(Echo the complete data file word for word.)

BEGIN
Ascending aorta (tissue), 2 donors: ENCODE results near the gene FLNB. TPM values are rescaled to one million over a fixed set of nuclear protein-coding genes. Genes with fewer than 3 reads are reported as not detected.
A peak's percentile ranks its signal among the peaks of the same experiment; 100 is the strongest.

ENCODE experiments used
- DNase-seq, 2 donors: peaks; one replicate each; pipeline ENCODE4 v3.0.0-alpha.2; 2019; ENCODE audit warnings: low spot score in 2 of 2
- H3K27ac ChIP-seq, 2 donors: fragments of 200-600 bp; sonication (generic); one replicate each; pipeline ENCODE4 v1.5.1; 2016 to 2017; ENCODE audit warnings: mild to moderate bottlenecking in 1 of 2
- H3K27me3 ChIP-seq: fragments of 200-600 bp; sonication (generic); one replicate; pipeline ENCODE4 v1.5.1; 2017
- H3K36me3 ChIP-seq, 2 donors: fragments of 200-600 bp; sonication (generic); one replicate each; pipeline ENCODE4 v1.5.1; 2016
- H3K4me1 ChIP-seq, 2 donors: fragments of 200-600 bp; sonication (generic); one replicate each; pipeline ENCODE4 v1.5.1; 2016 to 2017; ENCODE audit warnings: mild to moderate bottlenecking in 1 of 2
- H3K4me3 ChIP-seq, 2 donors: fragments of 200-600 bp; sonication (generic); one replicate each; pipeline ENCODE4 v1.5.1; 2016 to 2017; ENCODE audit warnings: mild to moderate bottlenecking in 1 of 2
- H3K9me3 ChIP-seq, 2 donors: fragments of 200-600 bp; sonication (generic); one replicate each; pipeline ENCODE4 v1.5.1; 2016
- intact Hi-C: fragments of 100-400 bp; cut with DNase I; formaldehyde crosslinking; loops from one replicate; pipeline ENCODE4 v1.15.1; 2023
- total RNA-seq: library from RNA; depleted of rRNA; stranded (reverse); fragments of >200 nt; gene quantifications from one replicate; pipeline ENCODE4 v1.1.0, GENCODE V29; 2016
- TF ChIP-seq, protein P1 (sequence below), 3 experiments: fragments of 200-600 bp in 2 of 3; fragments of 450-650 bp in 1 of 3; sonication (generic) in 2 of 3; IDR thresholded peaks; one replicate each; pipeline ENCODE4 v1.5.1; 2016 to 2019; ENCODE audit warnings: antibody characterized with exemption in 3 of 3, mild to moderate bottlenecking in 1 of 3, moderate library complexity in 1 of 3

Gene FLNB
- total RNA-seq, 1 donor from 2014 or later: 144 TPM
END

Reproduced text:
Ascending aorta (tissue), 2 donors: ENCODE results near the gene FLNB. TPM values are rescaled to one million over a fixed set of nuclear protein-coding genes. Genes with fewer than 3 reads are reported as not detected.
A peak's percentile ranks its signal among the peaks of the same experiment; 100 is the strongest.

ENCODE experiments used
- DNase-seq, 2 donors: peaks; one replicate each; pipeline ENCODE4 v3.0.0-alpha.2; 2019; ENCODE audit warnings: low spot score in 2 of 2
- H3K27ac ChIP-seq, 2 donors: fragments of 200-600 bp; sonication (generic); one replicate each; pipeline ENCODE4 v1.5.1; 2016 to 2017; ENCODE audit warnings: mild to moderate bottlenecking in 1 of 2
- H3K27me3 ChIP-seq: fragments of 200-600 bp; sonication (generic); one replicate; pipeline ENCODE4 v1.5.1; 2017
- H3K36me3 ChIP-seq, 2 donors: fragments of 200-600 bp; sonication (generic); one replicate each; pipeline ENCODE4 v1.5.1; 2016
- H3K4me1 ChIP-seq, 2 donors: fragments of 200-600 bp; sonication (generic); one replicate each; pipeline ENCODE4 v1.5.1; 2016 to 2017; ENCODE audit warnings: mild to moderate bottlenecking in 1 of 2
- H3K4me3 ChIP-seq, 2 donors: fragments of 200-600 bp; sonication (generic); one replicate each; pipeline ENCODE4 v1.5.1; 2016 to 2017; ENCODE audit warnings: mild to moderate bottlenecking in 1 of 2
- H3K9me3 ChIP-seq, 2 donors: fragments of 200-600 bp; sonication (generic); one replicate each; pipeline ENCODE4 v1.5.1; 2016
- intact Hi-C: fragments of 100-400 bp; cut with DNase I; formaldehyde crosslinking; loops from one replicate; pipeline ENCODE4 v1.15.1; 2023
- total RNA-seq: library from RNA; depleted of rRNA; stranded (reverse); fragments of >200 nt; gene quantifications from one replicate; pipeline ENCODE4 v1.1.0, GENCODE V29; 2016
- TF ChIP-seq, protein P1 (sequence below), 3 experiments: fragments of 200-600 bp in 2 of 3; fragments of 450-650 bp in 1 of 3; sonication (generic) in 2 of 3; IDR thresholded peaks; one replicate each; pipeline ENCODE4 v1.5.1; 2016 to 2019; ENCODE audit warnings: antibody characterized with exemption in 3 of 3, mild to moderate bottlenecking in 1 of 3, moderate library complexity in 1 of 3

Gene FLNB
- total RNA-seq, 1 donor from 2014 or later: 144 TPM